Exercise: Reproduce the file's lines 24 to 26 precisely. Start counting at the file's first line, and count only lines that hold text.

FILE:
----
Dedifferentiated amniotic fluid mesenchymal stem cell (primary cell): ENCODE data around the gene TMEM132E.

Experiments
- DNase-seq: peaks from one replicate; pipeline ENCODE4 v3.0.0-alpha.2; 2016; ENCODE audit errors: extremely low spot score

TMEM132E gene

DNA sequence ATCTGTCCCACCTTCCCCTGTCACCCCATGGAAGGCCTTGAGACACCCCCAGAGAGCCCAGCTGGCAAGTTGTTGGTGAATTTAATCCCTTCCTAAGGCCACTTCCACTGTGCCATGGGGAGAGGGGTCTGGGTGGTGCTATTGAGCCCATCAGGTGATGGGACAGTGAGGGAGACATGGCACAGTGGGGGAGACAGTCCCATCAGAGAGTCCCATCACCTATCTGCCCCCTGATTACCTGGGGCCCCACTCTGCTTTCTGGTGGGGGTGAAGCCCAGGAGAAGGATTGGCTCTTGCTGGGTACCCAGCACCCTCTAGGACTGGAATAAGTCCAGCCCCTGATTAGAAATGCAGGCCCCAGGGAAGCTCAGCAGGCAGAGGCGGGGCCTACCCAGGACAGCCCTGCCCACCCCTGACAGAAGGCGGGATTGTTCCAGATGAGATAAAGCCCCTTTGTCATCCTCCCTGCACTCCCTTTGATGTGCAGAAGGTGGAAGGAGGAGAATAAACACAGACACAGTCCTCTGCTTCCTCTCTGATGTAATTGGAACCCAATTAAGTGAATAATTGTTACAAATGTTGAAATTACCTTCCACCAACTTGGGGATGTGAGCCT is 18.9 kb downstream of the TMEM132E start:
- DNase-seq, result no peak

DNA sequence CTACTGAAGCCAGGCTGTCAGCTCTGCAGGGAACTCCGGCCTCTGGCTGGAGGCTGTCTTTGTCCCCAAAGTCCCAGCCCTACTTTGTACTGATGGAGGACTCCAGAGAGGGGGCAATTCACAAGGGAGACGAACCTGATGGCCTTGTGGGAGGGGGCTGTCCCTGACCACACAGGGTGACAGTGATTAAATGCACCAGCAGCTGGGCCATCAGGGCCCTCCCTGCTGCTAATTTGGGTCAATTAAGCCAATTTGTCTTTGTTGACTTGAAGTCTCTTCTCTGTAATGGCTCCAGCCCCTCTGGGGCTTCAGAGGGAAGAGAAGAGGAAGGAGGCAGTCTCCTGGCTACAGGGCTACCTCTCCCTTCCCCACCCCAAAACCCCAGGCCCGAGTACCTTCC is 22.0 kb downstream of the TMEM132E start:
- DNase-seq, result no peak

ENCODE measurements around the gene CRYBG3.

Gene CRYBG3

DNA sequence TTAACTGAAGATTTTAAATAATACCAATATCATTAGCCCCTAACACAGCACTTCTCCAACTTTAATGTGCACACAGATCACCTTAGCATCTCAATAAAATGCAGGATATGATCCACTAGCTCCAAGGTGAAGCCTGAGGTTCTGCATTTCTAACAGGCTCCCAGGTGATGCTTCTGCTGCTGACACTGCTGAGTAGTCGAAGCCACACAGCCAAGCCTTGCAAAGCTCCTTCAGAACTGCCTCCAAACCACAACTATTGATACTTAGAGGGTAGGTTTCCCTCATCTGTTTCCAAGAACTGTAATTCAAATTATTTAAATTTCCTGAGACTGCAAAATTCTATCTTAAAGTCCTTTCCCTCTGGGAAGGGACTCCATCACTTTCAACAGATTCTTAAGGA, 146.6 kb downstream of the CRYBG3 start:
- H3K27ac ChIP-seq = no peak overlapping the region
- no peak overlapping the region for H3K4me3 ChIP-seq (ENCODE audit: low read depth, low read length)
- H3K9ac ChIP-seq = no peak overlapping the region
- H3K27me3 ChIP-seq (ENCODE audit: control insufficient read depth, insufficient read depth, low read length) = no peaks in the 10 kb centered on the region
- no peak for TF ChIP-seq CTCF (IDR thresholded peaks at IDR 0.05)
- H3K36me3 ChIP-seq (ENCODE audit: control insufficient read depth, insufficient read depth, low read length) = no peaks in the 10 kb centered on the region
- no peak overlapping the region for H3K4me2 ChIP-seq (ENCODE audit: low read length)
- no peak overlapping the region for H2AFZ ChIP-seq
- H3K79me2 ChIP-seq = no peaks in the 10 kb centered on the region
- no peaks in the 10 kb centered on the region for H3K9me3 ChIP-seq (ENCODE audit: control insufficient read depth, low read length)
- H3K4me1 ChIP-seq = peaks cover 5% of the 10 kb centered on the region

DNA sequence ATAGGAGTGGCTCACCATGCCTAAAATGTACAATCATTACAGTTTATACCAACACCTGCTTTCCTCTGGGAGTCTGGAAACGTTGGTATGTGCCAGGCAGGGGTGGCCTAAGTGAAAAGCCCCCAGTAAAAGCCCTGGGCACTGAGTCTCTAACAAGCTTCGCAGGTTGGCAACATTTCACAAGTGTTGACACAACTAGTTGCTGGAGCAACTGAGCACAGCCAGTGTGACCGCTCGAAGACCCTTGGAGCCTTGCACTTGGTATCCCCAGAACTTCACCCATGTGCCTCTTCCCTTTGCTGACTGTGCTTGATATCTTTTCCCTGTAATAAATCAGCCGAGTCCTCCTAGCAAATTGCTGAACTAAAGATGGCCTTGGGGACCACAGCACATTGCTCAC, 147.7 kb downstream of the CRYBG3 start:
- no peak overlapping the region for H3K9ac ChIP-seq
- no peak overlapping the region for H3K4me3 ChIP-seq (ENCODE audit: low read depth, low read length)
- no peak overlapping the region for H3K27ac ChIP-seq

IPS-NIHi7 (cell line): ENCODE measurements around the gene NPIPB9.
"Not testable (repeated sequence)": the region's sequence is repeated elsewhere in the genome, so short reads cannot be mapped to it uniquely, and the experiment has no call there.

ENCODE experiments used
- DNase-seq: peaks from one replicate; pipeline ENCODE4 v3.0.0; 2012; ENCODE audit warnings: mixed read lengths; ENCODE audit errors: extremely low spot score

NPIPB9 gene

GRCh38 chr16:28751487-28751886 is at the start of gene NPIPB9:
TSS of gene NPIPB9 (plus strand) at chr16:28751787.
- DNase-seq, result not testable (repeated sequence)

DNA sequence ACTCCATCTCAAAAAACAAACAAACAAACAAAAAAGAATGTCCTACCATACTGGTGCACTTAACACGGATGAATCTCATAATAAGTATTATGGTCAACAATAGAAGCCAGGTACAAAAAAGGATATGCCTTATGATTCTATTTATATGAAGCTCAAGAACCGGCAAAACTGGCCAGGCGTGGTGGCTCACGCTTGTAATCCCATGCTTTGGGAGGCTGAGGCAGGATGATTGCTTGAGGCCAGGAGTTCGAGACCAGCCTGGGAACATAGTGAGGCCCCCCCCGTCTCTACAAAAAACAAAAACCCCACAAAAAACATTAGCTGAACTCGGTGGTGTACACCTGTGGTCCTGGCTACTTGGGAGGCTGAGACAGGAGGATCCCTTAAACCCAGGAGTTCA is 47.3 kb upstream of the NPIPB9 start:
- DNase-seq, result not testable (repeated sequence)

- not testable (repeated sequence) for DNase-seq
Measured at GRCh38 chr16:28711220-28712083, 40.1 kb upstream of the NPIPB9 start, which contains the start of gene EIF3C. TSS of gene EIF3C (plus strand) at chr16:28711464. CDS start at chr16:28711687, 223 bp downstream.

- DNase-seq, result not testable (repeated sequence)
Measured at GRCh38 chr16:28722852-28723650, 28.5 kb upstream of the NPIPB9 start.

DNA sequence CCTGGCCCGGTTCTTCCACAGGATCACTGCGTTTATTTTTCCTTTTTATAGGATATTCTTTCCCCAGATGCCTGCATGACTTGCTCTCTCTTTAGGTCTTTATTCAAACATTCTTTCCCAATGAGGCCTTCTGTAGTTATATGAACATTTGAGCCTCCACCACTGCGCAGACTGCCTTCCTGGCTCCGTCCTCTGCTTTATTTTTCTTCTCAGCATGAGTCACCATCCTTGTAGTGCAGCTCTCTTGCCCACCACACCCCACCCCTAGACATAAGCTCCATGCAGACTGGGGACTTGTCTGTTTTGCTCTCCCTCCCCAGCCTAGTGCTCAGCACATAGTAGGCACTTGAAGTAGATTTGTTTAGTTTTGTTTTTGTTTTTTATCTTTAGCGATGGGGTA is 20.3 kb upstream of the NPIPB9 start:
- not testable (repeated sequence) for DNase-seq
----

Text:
- no peak overlapping the region for H3K9ac ChIP-seq
- no peak overlapping the region for H3K4me3 ChIP-seq (ENCODE audit: low read depth, low read length)
- no peak overlapping the region for H3K27ac ChIP-seq